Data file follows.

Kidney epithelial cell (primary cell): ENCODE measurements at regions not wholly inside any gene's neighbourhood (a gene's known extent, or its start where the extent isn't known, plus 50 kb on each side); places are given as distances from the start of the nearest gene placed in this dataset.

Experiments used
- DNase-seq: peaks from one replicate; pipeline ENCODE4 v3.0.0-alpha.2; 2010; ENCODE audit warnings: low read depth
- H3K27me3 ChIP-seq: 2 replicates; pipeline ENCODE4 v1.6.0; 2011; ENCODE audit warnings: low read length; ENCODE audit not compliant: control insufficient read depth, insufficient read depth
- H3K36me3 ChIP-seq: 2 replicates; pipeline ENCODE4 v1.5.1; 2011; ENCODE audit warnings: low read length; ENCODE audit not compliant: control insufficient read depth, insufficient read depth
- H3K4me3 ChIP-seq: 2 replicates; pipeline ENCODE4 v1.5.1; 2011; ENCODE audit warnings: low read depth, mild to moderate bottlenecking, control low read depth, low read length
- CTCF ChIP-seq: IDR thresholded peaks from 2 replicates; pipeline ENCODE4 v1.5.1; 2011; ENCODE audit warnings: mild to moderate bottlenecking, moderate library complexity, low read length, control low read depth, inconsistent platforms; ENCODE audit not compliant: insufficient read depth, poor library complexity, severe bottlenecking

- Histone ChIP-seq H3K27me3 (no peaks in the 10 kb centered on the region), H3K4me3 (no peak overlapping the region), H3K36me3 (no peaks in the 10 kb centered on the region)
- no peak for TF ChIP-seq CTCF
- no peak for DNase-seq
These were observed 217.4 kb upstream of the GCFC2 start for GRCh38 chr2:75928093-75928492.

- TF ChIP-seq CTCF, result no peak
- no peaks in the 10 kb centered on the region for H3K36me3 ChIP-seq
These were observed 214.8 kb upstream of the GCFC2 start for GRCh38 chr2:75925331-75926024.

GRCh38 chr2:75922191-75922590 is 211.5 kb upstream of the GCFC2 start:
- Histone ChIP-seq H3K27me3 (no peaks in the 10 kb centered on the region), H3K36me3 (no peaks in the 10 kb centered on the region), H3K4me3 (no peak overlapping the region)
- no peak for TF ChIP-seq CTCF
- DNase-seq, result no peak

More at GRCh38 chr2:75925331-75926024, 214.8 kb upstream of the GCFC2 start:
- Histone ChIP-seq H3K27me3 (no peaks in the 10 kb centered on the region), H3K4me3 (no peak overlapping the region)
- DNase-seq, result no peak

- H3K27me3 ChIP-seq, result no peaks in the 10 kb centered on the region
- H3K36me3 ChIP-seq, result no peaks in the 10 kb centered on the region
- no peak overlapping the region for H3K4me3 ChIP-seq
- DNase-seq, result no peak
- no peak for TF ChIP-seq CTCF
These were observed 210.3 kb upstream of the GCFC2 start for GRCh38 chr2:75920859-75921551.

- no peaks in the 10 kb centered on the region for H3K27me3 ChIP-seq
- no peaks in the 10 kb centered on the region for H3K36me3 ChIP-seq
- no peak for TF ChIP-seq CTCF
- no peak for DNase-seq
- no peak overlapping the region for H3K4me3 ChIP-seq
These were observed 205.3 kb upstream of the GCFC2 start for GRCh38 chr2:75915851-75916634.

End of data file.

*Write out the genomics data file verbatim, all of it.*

Kidney epithelial cell (primary cell): ENCODE measurements at regions not wholly inside any gene's neighbourhood (a gene's known extent, or its start where the extent isn't known, plus 50 kb on each side); places are given as distances from the start of the nearest gene placed in this dataset.

Experiments used
- DNase-seq: peaks from one replicate; pipeline ENCODE4 v3.0.0-alpha.2; 2010; ENCODE audit warnings: low read depth
- H3K27me3 ChIP-seq: 2 replicates; pipeline ENCODE4 v1.6.0; 2011; ENCODE audit warnings: low read length; ENCODE audit not compliant: control insufficient read depth, insufficient read depth
- H3K36me3 ChIP-seq: 2 replicates; pipeline ENCODE4 v1.5.1; 2011; ENCODE audit warnings: low read length; ENCODE audit not compliant: control insufficient read depth, insufficient read depth
- H3K4me3 ChIP-seq: 2 replicates; pipeline ENCODE4 v1.5.1; 2011; ENCODE audit warnings: low read depth, mild to moderate bottlenecking, control low read depth, low read length
- CTCF ChIP-seq: IDR thresholded peaks from 2 replicates; pipeline ENCODE4 v1.5.1; 2011; ENCODE audit warnings: mild to moderate bottlenecking, moderate library complexity, low read length, control low read depth, inconsistent platforms; ENCODE audit not compliant: insufficient read depth, poor library complexity, severe bottlenecking

- Histone ChIP-seq H3K27me3 (no peaks in the 10 kb centered on the region), H3K4me3 (no peak overlapping the region), H3K36me3 (no peaks in the 10 kb centered on the region)
- no peak for TF ChIP-seq CTCF
- no peak for DNase-seq
These were observed 217.4 kb upstream of the GCFC2 start for GRCh38 chr2:75928093-75928492.

- TF ChIP-seq CTCF, result no peak
- no peaks in the 10 kb centered on the region for H3K36me3 ChIP-seq
These were observed 214.8 kb upstream of the GCFC2 start for GRCh38 chr2:75925331-75926024.

GRCh38 chr2:75922191-75922590 is 211.5 kb upstream of the GCFC2 start:
- Histone ChIP-seq H3K27me3 (no peaks in the 10 kb centered on the region), H3K36me3 (no peaks in the 10 kb centered on the region), H3K4me3 (no peak overlapping the region)
- no peak for TF ChIP-seq CTCF
- DNase-seq, result no peak

More at GRCh38 chr2:75925331-75926024, 214.8 kb upstream of the GCFC2 start:
- Histone ChIP-seq H3K27me3 (no peaks in the 10 kb centered on the region), H3K4me3 (no peak overlapping the region)
- DNase-seq, result no peak

- H3K27me3 ChIP-seq, result no peaks in the 10 kb centered on the region
- H3K36me3 ChIP-seq, result no peaks in the 10 kb centered on the region
- no peak overlapping the region for H3K4me3 ChIP-seq
- DNase-seq, result no peak
- no peak for TF ChIP-seq CTCF
These were observed 210.3 kb upstream of the GCFC2 start for GRCh38 chr2:75920859-75921551.

- no peaks in the 10 kb centered on the region for H3K27me3 ChIP-seq
- no peaks in the 10 kb centered on the region for H3K36me3 ChIP-seq
- no peak for TF ChIP-seq CTCF
- no peak for DNase-seq
- no peak overlapping the region for H3K4me3 ChIP-seq
These were observed 205.3 kb upstream of the GCFC2 start for GRCh38 chr2:75915851-75916634.